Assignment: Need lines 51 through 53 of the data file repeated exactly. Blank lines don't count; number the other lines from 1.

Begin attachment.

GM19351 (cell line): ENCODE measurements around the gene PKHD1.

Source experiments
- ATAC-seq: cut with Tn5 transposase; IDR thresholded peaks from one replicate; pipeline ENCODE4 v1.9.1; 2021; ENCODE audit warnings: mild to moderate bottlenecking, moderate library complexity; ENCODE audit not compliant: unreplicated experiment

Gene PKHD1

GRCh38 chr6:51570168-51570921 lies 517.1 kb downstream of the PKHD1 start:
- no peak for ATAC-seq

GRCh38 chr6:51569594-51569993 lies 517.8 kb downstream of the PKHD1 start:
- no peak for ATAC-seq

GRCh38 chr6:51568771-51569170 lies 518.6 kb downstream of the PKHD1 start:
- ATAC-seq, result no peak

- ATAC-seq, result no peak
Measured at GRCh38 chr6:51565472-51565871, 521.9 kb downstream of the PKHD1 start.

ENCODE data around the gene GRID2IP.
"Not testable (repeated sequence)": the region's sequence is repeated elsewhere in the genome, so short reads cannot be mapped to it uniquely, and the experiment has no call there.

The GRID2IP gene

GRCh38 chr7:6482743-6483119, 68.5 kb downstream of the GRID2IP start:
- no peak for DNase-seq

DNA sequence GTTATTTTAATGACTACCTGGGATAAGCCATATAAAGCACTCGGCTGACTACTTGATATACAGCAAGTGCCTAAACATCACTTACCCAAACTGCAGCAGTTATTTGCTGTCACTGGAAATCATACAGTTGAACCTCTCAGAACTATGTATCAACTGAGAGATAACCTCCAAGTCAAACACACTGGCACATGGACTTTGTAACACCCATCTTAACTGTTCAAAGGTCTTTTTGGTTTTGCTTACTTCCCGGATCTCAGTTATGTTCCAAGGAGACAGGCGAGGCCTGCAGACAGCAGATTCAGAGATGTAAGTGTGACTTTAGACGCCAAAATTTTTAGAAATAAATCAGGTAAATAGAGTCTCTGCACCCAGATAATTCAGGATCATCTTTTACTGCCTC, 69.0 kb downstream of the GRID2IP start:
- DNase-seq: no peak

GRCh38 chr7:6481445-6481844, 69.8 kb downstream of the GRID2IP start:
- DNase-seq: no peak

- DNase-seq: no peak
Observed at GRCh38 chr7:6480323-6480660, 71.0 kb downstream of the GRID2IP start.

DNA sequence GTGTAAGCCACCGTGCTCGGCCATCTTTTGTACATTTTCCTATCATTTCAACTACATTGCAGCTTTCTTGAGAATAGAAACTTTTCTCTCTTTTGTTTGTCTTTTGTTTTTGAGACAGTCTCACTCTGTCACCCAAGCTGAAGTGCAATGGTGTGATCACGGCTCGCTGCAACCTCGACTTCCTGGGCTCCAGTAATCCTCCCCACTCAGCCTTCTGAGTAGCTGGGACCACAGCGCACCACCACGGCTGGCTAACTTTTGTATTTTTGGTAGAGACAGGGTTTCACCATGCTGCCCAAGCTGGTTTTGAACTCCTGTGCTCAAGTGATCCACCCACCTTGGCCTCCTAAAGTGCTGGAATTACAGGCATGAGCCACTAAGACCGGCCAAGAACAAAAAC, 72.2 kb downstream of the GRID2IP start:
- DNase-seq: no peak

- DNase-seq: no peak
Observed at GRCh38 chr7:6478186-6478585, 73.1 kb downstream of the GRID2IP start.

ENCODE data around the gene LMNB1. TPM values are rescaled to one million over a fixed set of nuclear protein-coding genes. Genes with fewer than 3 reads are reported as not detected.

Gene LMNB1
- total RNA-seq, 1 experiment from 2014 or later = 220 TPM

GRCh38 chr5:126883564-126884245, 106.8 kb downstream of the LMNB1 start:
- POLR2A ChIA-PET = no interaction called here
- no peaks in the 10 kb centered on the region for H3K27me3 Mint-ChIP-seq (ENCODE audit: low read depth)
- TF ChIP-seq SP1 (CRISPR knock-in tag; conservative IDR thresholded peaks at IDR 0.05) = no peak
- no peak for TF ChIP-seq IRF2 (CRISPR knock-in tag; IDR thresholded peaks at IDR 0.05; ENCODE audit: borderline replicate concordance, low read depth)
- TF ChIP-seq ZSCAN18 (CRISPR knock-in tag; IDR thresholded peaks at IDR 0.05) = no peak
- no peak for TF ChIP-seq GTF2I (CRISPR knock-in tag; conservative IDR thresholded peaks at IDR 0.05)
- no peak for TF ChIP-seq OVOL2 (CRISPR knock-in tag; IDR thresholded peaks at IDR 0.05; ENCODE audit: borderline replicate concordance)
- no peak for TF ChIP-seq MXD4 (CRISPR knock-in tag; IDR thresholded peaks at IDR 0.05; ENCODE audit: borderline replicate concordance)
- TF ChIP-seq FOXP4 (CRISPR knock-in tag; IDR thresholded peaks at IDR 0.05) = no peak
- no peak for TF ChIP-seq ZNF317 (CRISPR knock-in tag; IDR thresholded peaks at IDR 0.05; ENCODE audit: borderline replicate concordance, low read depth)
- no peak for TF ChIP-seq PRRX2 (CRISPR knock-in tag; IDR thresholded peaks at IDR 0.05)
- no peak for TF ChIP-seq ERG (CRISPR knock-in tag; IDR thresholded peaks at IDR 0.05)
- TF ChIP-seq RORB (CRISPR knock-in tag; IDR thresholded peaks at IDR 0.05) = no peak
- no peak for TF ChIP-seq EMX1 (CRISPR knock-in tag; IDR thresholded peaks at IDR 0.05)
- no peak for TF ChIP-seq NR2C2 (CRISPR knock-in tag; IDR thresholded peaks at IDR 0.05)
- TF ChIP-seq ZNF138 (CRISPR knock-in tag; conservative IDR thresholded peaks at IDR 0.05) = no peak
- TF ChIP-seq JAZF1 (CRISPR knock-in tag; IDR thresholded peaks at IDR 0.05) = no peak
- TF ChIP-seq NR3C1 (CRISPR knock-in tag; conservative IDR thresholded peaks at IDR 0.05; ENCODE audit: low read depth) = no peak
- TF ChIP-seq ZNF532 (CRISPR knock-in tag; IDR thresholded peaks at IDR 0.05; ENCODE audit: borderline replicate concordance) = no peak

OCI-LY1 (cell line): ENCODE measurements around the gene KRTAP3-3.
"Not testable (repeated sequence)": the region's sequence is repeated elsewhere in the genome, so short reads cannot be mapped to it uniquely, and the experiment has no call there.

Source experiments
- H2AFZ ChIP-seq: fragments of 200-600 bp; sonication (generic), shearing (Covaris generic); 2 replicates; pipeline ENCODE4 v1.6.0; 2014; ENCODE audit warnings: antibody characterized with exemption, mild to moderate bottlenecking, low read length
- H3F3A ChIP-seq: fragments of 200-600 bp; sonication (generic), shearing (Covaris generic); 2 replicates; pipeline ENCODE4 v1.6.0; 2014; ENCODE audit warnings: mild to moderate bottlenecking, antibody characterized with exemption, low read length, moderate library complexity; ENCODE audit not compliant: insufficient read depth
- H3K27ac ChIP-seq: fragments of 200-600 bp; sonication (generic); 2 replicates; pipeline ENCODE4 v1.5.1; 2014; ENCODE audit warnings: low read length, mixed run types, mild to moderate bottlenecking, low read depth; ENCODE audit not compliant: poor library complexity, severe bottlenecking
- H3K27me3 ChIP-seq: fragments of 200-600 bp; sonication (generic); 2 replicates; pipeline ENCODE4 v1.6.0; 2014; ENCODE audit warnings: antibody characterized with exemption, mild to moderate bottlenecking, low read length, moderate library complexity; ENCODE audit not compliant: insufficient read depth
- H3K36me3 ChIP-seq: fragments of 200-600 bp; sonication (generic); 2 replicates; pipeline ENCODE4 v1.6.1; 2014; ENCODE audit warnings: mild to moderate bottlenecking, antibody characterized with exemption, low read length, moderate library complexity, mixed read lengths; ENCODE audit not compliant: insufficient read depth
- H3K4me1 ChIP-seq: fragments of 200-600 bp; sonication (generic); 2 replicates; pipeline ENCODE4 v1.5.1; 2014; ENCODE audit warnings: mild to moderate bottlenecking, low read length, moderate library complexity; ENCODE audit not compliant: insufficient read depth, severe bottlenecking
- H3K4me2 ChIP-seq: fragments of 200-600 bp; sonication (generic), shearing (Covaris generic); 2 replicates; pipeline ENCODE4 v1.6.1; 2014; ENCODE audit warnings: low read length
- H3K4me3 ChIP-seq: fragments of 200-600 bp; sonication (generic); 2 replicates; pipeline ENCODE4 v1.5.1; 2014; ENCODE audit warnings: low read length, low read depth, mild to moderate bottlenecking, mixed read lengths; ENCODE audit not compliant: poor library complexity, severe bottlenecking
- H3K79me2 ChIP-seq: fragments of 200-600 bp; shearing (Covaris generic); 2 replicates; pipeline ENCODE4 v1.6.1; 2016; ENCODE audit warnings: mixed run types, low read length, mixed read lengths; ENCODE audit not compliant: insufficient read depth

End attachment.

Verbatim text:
OCI-LY1 (cell line): ENCODE measurements around the gene KRTAP3-3.
"Not testable (repeated sequence)": the region's sequence is repeated elsewhere in the genome, so short reads cannot be mapped to it uniquely, and the experiment has no call there.

Source experiments